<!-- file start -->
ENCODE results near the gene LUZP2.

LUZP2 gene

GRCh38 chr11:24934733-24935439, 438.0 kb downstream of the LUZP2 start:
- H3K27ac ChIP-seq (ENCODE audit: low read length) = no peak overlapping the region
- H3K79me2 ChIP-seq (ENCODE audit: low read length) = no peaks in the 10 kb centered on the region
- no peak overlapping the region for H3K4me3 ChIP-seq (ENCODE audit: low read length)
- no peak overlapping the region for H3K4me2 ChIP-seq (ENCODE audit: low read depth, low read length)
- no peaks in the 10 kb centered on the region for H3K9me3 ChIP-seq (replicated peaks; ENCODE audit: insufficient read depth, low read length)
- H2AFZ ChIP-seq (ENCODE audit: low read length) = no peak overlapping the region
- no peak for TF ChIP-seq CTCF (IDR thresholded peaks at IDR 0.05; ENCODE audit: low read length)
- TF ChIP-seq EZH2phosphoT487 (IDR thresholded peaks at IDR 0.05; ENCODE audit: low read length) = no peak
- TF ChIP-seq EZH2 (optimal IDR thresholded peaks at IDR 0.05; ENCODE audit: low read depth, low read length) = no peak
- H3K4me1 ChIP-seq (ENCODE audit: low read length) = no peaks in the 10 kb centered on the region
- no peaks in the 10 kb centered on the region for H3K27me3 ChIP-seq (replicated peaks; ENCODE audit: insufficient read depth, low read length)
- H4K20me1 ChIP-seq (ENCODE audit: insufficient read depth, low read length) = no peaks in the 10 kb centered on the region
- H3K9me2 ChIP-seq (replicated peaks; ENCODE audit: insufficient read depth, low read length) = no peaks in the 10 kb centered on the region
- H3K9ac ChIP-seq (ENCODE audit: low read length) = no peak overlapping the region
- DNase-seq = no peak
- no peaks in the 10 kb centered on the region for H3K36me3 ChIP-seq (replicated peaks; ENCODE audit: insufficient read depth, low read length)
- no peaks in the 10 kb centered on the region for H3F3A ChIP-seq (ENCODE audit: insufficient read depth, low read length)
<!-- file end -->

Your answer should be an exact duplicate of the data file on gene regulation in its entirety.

ENCODE results near the gene LUZP2.

LUZP2 gene

GRCh38 chr11:24934733-24935439, 438.0 kb downstream of the LUZP2 start:
- H3K27ac ChIP-seq (ENCODE audit: low read length) = no peak overlapping the region
- H3K79me2 ChIP-seq (ENCODE audit: low read length) = no peaks in the 10 kb centered on the region
- no peak overlapping the region for H3K4me3 ChIP-seq (ENCODE audit: low read length)
- no peak overlapping the region for H3K4me2 ChIP-seq (ENCODE audit: low read depth, low read length)
- no peaks in the 10 kb centered on the region for H3K9me3 ChIP-seq (replicated peaks; ENCODE audit: insufficient read depth, low read length)
- H2AFZ ChIP-seq (ENCODE audit: low read length) = no peak overlapping the region
- no peak for TF ChIP-seq CTCF (IDR thresholded peaks at IDR 0.05; ENCODE audit: low read length)
- TF ChIP-seq EZH2phosphoT487 (IDR thresholded peaks at IDR 0.05; ENCODE audit: low read length) = no peak
- TF ChIP-seq EZH2 (optimal IDR thresholded peaks at IDR 0.05; ENCODE audit: low read depth, low read length) = no peak
- H3K4me1 ChIP-seq (ENCODE audit: low read length) = no peaks in the 10 kb centered on the region
- no peaks in the 10 kb centered on the region for H3K27me3 ChIP-seq (replicated peaks; ENCODE audit: insufficient read depth, low read length)
- H4K20me1 ChIP-seq (ENCODE audit: insufficient read depth, low read length) = no peaks in the 10 kb centered on the region
- H3K9me2 ChIP-seq (replicated peaks; ENCODE audit: insufficient read depth, low read length) = no peaks in the 10 kb centered on the region
- H3K9ac ChIP-seq (ENCODE audit: low read length) = no peak overlapping the region
- DNase-seq = no peak
- no peaks in the 10 kb centered on the region for H3K36me3 ChIP-seq (replicated peaks; ENCODE audit: insufficient read depth, low read length)
- no peaks in the 10 kb centered on the region for H3F3A ChIP-seq (ENCODE audit: insufficient read depth, low read length)